Pro Football Focus illustrates Iupati’s value to the team with a 15.2—otherwise known as the third-highest ranking in the NFL. He absolutely embodies what it is to be a guard in the game of football.

What’s more, Iupati is actually an accomplished pass blocker. He has not allowed a sack and has surrendered just four QB hurries.

For a run-first team, however, the 6’5’’ Samoan makes possible what the 49ers do best—this season especially. Let us know if you find a better interior guard at the left side of the line.


8. Aldon Smith, OLB

For a linebacker that’s allegedly a one-trick pony, that one trick is sufficiently awesome.

Smith nearly broke an NFL record with his 14 sacks as a rookie in 2011. With 7.5 sacks through eight games in 2012, he’ll likely eclipse that mark by season’s end. Let’s also not forget that putting pressure on the QB is fundamental to winning football games.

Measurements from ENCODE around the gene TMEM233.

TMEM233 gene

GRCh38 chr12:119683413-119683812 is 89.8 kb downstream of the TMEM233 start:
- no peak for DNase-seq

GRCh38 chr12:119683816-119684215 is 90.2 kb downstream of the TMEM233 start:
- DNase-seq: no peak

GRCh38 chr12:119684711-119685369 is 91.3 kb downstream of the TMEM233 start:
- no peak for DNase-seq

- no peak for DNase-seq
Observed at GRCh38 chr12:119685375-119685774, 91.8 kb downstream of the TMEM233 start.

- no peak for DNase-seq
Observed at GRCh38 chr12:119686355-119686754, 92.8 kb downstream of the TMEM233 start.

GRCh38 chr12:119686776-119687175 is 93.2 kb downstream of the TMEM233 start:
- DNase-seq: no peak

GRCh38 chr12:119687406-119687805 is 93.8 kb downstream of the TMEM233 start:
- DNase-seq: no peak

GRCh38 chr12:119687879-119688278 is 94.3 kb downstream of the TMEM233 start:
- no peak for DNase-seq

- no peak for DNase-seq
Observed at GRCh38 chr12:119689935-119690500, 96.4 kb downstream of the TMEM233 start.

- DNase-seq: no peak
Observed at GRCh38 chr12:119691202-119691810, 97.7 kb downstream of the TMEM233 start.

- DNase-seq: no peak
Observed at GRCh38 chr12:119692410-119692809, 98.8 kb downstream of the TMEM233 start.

Yet, as good as he is at inspiring nightmarish fear in opposing quarterbacks, he’s also fairly proficient in other gridiron duties. He plays the run increasingly well from week to week and leads all players at his position with 23 tackles.

And like his Niner brethren on the opposite side, he ranks in the top three in defensive stops—just an activity known as the “cumulative number of solo defensive tackles made which constitute an offensive failure” (h/t PFF).

Put a little polish on his work in coverage, and this man doesn’t otherwise fail at completing his Sunday chores.


 7. Vernon Davis, TE